Saturday, November 8, 2008

A Matter of Perspective


Some events in life help us focus, help provide us perspective. Our trip provided many. Some were huge: crossing the continental divide; Alison's MS and her response to it; reaching the Atlantic. Some were more subtle: seeing the reaction of the kids as a blue heron slowly lifted from a roadside stream; listening to the wind as a storm approached; watching the road stretch to the horizon in eastern Montana, straight and flat and constant.

I think that the trip help me deal with another huge event. Last week, on October 31st, my Mom died. She had been diagnosed with lung cancer about two months ago.

About two weeks before she died I flew back to Iowa to be with her for what we both knew, but was left unspoken: this would be the last time I would see her alive. We spoke of the mundane (the weather), the profound (she insisted she would give me a sign from the "other side" -- which I haven't seen yet!), and the practical (she was worried about what would happen to her absentee ballot if she died before the election. She got quite the laugh when I told her it would only count as half a vote). She also spoke about what she wanted for her funeral service. Always a strong woman, she wanted to take as much of that burden off my Dad and the family as possible. Her strength, I think, comes in part from her Irish ancestry (100% and she was proud of it!).

My younger sister and I sat with her and took notes as she told us about everything from the clothes she wanted to be buried in to music to be played at the funeral service. The music included "When Irish Eyes are Smiling" playing in the funeral chapel just before the procession left for the cemetery and "Danny Boy" to be played on the flute by my niece at her graveside.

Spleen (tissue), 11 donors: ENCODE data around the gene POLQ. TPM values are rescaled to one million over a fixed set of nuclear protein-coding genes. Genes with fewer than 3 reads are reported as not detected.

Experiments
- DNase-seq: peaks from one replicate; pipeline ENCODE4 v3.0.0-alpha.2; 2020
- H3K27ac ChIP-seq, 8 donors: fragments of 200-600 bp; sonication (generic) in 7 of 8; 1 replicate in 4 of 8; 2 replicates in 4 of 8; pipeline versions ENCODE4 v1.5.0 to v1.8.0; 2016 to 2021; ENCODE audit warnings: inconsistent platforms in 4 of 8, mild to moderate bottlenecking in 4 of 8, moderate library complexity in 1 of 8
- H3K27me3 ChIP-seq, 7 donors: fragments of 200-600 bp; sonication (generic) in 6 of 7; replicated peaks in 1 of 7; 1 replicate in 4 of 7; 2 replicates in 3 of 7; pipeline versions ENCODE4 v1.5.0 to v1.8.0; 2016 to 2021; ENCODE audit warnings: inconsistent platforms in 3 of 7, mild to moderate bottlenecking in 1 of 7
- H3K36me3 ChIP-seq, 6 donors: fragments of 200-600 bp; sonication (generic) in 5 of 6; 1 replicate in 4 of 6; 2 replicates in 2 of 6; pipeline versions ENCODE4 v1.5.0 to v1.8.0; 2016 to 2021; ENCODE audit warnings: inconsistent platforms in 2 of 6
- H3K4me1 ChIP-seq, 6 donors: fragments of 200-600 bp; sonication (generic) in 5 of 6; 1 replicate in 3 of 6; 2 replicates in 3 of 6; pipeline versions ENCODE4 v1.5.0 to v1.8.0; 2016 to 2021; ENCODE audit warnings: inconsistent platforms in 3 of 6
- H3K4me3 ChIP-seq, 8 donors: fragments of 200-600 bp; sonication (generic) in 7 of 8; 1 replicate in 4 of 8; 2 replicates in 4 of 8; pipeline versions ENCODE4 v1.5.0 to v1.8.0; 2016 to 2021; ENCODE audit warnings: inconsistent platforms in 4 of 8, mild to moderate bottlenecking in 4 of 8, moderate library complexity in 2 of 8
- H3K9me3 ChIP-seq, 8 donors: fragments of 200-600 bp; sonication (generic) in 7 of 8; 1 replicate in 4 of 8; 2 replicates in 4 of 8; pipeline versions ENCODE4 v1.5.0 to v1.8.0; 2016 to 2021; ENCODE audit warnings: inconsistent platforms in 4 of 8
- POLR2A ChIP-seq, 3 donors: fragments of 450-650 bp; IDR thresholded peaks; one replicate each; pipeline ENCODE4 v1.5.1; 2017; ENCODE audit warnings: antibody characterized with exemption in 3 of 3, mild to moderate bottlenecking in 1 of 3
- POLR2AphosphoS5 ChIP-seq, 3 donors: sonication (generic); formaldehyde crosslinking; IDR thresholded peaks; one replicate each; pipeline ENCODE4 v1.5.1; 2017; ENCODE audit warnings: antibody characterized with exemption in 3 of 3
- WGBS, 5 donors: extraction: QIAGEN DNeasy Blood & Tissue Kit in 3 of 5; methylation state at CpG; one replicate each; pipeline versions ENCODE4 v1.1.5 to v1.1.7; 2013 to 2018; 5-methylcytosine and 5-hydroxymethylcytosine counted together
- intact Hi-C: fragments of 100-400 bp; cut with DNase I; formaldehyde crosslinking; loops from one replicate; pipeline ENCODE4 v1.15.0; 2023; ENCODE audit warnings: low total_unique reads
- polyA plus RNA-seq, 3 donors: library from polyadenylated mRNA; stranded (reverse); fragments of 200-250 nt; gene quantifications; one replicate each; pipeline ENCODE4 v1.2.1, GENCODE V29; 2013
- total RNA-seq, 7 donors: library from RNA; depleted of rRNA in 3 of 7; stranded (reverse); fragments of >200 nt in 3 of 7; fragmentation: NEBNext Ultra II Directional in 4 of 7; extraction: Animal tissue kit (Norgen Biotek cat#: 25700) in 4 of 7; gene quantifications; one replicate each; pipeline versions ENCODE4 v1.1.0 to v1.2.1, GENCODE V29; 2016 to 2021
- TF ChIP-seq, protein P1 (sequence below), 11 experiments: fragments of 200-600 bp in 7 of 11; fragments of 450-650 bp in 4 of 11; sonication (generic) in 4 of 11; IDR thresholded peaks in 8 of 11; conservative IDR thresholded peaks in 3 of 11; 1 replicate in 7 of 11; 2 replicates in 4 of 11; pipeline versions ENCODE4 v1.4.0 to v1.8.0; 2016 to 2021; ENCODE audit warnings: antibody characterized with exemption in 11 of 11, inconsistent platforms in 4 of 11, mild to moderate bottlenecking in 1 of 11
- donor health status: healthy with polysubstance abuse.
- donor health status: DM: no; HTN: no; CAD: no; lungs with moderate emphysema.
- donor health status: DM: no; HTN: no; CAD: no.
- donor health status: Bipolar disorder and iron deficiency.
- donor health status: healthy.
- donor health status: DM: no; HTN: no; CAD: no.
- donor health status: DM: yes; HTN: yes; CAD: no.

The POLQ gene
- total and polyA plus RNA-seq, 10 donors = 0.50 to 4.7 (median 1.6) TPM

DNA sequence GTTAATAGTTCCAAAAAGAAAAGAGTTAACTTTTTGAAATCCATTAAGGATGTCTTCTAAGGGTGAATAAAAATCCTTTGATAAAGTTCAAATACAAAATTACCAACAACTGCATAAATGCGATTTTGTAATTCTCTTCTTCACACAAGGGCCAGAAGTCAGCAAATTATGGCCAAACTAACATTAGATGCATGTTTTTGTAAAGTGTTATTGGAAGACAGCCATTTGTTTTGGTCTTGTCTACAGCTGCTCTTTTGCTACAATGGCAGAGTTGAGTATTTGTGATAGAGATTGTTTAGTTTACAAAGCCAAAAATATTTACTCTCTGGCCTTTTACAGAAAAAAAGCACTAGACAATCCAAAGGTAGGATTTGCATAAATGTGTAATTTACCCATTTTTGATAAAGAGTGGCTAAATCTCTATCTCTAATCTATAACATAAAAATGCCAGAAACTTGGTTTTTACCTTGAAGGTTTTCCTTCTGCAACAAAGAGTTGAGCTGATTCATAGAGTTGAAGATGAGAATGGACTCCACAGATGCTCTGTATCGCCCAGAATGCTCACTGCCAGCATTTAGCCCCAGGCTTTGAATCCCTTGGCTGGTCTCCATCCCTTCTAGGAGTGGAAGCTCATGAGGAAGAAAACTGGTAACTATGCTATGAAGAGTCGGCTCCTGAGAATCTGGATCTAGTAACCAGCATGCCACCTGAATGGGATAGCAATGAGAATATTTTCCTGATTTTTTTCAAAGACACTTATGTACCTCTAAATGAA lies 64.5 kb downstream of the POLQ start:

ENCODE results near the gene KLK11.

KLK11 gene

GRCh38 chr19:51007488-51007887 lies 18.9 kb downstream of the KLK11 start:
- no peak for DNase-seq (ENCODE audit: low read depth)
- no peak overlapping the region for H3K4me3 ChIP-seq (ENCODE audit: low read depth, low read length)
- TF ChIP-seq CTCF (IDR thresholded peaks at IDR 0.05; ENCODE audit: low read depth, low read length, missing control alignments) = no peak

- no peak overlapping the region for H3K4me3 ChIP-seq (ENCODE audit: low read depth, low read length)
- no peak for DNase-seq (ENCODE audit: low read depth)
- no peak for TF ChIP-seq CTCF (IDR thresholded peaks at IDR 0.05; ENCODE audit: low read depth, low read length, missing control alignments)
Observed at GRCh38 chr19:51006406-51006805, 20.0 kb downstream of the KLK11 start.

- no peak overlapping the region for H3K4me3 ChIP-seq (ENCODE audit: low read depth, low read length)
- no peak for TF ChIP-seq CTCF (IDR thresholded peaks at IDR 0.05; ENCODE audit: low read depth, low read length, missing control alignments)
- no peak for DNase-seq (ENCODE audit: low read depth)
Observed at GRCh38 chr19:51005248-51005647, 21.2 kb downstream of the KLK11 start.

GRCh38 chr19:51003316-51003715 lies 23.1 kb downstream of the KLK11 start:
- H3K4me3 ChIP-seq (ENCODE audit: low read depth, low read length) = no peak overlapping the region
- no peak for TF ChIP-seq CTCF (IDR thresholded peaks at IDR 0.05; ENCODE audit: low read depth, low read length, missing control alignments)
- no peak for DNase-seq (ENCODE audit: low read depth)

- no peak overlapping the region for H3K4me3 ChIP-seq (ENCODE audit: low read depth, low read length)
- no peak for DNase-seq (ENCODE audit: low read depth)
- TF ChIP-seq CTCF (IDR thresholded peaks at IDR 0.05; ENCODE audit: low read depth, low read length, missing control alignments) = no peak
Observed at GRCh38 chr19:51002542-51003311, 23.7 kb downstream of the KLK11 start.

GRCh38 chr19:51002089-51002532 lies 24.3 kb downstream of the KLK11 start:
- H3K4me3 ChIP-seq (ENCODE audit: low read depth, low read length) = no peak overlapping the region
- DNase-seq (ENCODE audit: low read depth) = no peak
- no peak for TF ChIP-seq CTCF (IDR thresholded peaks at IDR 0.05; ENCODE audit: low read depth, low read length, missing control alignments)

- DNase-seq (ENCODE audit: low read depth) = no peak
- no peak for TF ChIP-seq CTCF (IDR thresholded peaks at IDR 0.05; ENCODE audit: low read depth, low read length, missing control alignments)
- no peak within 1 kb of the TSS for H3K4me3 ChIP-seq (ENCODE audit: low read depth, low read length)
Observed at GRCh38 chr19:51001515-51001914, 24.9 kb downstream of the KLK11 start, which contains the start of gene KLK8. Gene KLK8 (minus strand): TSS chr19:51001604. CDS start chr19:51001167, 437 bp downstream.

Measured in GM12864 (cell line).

Before I left to return to Walla Walla my Mom could tell that I was worried about not seeing her again. She told me that she would let me know when it was really time to worry. "I don't have an expiration date stamped on me yet!" It was less than two weeks later that I got a call on my cell phone. Barely able to catch her breath and in a weak voice my Mom said "It's time to come home." A day and a half later she died.

Whatever else sets us as human beings apart, we all share this: we're born, we live, and we die. It is what we do with the "we live" part that matters.

6 comments:

wombat064 said...

Dear Dan and Family,
Stacey and I send our love and prayers to you all.


Phil

wombat064 said...

Hi Guys , just checking in . How are you all?

Phil

wombat064 said...

Dan , have been in contact with your local paper, they will contact you for a follow up story, keep in contact.

Love to all
Phil

wombat064 said...

Congratulations, you have been given an award. Go to www.campqualitycountrymiletour.blogspot.com to find out more..

Phil

Sue said...

Dan
I wanted to write because I still check this site; habit I guess from the summer. I met you when you were at WWCC. I know the great loss of losing a parent. I lost my dad 3 years ago and it is an awful feeling. I was able to go to Phoenix and spend the last two weeks of his life with him and be with him as he left this earth. You are right it is how you "live" that matters and it looks like your mom lived "well." I wish you well as you grieve, recover, grieve again, recover again, and grieve again. The cylce never ends. To lose a parent is hard and my good thoughts are with you.

Anonymous said...

To lose a mother is to lose our home in the world. I am sorry for your loss.